Mike Hovancsek’s previous releases are all beautifully produced and worth seeking out – and he plans on issuing at least one more new release for 2018.
Mike Hovancsek discography (as leader or co-leader):
• Temporal Angels (2003)
• Turbulent Calm (2011)
• Ascend (2011)
• Outlier Protocols (2016)
• Samadhi (2016) – with Margot Milcetich
• Gayatri (2016) – with Margot Milcetich and Brad Bolton
• The Market of Kashi (2017) – with Samuel Salsbury
The Market of Kashi
One of the things we found was that every time Samuel and I walked into a room with musical instruments, something really nice happened. The music just seemed to emerge fully formed.
So … It’s called The Market of Kashi.
Market. That’s a word that evokes so many images. And none of those images have anything to do with the context in which we usually hear it; financial markets. No, with that word “market”, you immediately have a world where the textiles are in one area, the fresh fruit is in another, the glass and jewelry are in yet another. You can almost hear the sizzle of sautéing garlic or the clink of coins being passed from hand to hand. Parents calling after children to not touch anything. Customers telling stories of their families to the vendors, who are often interested, but just as often endure the stories in the interest of the sale. It’s a rural word. It’s a cash-only enterprise. It’s a word that invokes community, tradition, and a vague sense of disorder. There’s an element of risk here at this market. You get the impression that the finest produce you’ll see all year can be found here. Or you could get dysentery from the kebabs. They have the best deals you’ve ever seen. There are treasures here that you can’t find anywhere else. And the vendors may just cheat you blind and stupid. But above all, you are here for the pure sensuality of the place. The sounds, the aromas, the dirt, the open air.
Samuel falls into that class of artists like Franz Schubert or Elvis Costello who have an instinctual ear for melody. Even with his throwaway improvs, you will find yourself humming them to yourself afterward. In whichever idiom he is playing, he’ll find that inner melody. So when you’re doing an event with him, whatever you are doing: blocking your transitions; soundchecking the 500 pounds of Philippine gongs Mike told you to bring; or working out the changes to the setlist – goddamn if there isn’t Samuel off in the far corner warming up, tossing off another intoxicating melody that begs for your attention while you attend to your own preparation. That is the hazard of working with Samuel!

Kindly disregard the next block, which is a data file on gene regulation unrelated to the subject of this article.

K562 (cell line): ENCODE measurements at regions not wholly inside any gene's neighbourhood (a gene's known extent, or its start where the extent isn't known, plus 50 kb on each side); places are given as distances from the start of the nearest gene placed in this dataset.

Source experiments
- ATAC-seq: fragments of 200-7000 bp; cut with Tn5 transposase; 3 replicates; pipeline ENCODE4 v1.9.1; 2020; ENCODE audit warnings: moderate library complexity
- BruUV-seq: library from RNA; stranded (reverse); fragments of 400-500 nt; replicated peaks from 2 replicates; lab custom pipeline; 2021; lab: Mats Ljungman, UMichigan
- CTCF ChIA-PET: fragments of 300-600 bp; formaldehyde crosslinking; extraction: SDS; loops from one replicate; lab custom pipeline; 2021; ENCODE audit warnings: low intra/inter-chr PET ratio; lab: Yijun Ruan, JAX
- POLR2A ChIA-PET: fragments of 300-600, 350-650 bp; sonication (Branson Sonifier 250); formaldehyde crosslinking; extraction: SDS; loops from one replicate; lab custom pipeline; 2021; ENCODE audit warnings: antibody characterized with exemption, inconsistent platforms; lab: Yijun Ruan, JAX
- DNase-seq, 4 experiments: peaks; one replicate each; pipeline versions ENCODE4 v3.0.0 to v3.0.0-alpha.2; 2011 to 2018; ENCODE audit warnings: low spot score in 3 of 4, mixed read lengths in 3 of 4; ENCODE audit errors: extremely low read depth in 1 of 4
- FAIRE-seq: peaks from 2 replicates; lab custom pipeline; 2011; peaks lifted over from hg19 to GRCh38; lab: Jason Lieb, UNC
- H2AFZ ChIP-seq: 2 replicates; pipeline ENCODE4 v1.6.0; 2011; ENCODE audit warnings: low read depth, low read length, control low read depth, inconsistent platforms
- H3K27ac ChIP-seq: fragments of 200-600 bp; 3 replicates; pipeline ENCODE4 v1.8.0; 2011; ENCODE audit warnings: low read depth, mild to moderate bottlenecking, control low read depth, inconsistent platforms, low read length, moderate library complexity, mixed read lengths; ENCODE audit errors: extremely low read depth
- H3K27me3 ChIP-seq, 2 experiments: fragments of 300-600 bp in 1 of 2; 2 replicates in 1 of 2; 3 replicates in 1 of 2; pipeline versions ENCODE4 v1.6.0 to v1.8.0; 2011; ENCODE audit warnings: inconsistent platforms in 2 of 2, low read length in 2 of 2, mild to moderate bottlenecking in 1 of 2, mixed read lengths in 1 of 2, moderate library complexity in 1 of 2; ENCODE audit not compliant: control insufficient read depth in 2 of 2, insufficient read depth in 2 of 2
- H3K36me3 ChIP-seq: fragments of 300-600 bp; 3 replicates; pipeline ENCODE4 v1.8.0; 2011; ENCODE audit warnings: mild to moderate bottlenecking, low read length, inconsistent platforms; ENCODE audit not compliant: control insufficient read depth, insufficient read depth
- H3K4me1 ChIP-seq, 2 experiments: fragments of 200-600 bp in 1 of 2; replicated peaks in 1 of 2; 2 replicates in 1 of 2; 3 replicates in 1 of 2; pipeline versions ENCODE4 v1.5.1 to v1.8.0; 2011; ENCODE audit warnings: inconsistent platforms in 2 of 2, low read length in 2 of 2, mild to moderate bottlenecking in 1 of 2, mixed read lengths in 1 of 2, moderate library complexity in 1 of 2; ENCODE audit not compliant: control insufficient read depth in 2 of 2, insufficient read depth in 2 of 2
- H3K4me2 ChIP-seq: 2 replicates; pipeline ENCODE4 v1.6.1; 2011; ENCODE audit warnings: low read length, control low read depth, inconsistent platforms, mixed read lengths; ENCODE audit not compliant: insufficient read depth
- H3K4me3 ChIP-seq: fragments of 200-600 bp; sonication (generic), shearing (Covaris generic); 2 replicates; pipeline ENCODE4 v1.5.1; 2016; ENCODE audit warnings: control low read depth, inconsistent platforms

It was 1994 when I went to my first rehearsal with Mike Hovancsek. I showed up at his apartment, and the first thing I noticed was that there was nothing in the main living area. No furniture. No art on the walls. No rug on the floor. What’s going on here? Did he just recently move in? So, we started hauling the several dozen fragile, cumbersome, temperature sensitive musical instruments into his place and I caught a glimpse of his well-stocked, well-furnished kitchen. He had clearly been here awhile. He wasn’t destitute. He had decorating sense. So for whatever reason, this living room looks this way on purpose. And in the past almost-25 years of hauling all those cumbersome instruments in the service of things Hovancsekian, I have come to appreciate the way Mike can create an environment. And that is what this album gives you; thirteen distinct environments, each with their own aesthetic and their own laws of physics. All while Samuel steals you away ala Pied Piper.
Mark: I hope to hear this live. Are there any performances planned?
Mike: We just did two performances with Paul Stranahan. Paul is a wonderful percussionist who plays in a wide variety of jazz and experimental projects around Cleveland. Paul has the tough job of imitating the drum and gong style that I played on the album. In the recordings, I recorded percussion parts and then played koto* or flute, or whatever, on top of them. Since I can’t play all those instruments at once on stage, Paul has been an excellent addition to our stage shows. He always shows up with racks and racks of gongs from around the world and a huge collection of singing bowls.